Georgetown Law
Georgetown Law Library

Education Law Research Guide

This guide includes resources on education law, including charter schools and voucher systems, higher education, special education, accountability, and discrimination.

Where to Find Federal Regulations

For a guide to the federal executive-branch regulatory process and the process of conducting federal administrative law research in general, see the Law Library's Administrative Law Research Guide.  Federal agencies' regulations appear in the following publications:


Federal Regulations

The Department of Education promulgates most of the regulations implementing education policies and they are codified in Title 34 of the Code of Federal Regulations. Regulations created by the different Department of Education offices are arranged under Subtitle B of Title 34 as follows:

  • Chapter I - Office for Civil Rights
  • Chapter II - Office of Elementary and Secondary Education
  • Chapter III - Office of Special Education and Rehabilitative Services
  • Chapter IV - Office of Career, Technical, and Adult Education
  • Chapter V - Office of Bilingual Education and Minority Languages Affairs
  • Chapter VI - Office of Postsecondary Education

Education Guidance Documents

Both federal and state agencies will issue guidance documents to help apply and interpret education statutes and regulations. These documents in themselves can also become subject to court challenge.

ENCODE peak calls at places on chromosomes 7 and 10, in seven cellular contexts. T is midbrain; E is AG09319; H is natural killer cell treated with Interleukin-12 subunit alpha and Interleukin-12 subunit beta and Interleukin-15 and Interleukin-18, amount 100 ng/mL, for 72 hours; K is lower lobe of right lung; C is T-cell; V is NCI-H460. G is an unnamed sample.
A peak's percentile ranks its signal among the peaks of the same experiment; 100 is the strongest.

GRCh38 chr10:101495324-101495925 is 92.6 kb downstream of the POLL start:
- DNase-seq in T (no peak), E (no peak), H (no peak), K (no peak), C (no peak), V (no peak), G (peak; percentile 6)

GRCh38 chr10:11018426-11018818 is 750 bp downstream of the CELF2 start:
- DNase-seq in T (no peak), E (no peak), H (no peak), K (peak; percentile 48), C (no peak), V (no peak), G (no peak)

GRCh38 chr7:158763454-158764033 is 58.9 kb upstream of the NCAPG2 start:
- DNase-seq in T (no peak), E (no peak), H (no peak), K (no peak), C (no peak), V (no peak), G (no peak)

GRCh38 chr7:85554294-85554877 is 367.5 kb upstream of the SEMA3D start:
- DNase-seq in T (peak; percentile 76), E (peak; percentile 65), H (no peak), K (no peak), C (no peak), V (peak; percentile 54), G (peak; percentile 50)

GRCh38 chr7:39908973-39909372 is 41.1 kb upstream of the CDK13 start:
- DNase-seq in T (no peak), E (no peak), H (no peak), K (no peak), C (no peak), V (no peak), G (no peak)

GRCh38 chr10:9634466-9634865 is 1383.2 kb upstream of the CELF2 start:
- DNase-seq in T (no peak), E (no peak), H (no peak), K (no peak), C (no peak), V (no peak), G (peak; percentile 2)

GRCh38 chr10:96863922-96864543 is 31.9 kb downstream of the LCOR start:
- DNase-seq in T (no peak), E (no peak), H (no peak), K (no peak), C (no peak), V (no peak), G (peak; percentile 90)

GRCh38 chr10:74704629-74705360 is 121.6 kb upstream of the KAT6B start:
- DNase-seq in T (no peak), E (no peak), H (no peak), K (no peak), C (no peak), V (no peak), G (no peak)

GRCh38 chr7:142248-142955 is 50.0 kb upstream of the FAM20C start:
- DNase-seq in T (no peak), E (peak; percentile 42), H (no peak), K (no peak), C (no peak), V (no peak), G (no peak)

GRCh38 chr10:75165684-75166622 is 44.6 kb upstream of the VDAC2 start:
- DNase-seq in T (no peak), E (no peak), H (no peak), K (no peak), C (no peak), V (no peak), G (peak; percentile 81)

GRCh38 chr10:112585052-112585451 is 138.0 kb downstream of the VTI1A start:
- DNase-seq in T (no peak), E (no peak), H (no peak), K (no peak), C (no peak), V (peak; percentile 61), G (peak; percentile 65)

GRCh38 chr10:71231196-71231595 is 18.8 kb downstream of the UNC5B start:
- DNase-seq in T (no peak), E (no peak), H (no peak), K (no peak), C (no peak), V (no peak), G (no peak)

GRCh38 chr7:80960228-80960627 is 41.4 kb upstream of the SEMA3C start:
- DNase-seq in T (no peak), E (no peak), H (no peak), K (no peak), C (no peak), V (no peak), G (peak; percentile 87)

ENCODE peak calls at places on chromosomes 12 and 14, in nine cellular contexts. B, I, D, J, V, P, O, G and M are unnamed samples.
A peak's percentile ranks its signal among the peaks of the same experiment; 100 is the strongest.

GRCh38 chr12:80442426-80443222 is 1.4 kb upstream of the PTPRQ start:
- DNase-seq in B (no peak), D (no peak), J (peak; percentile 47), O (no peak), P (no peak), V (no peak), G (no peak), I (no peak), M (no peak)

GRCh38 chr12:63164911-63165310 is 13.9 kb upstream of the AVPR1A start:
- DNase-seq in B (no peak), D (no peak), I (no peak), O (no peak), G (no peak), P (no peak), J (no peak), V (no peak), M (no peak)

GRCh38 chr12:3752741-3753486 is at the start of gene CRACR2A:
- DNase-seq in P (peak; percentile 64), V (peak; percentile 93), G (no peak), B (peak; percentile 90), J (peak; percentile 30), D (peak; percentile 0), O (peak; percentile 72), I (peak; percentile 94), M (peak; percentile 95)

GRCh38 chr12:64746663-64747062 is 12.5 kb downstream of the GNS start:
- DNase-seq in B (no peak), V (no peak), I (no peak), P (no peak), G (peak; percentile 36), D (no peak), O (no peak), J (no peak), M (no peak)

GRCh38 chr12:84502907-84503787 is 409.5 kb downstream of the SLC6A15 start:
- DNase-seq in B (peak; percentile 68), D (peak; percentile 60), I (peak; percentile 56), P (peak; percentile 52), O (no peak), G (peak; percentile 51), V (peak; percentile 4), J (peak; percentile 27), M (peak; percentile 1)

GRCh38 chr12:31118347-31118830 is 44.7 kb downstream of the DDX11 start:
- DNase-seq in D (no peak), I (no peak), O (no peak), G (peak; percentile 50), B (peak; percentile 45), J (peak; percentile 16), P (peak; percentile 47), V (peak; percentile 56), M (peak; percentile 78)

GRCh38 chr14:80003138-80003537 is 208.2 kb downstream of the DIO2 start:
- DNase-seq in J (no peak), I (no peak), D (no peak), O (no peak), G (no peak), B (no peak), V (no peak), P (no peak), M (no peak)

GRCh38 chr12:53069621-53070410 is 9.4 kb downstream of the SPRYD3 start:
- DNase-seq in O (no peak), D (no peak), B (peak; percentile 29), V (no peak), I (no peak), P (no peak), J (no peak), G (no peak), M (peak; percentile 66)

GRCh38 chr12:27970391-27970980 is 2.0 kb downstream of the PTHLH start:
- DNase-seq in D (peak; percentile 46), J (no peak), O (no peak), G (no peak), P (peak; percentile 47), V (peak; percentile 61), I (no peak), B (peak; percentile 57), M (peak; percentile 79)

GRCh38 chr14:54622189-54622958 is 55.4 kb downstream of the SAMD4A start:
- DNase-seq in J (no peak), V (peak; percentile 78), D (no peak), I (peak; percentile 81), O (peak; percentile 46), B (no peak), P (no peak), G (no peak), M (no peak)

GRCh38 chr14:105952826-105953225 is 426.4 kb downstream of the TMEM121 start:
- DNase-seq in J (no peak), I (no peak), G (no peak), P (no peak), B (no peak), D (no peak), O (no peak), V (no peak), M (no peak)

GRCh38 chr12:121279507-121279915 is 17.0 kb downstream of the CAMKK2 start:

For example, in 2016 the Department of Education issued a guidance document directing schools to allow transgender students to use bathrooms and locker rooms matching their gender identity. Many school districts and states challenged this guidance, both through legislation and litigation, notably in the case Grimm v. Gloucester County School Board, 822 F.3d 709 (4th Cir. 2016), which was appealed to the U.S. Supreme Court, but remanded and vacated after the Trump administration revoked the guidance document.

In the federal government, many of these guidance documents are available through the Department of Education website. To find guidance documents for a specific state, consult that state's administrative agency for education. In most states this will be called the "Department of Education," though the names vary.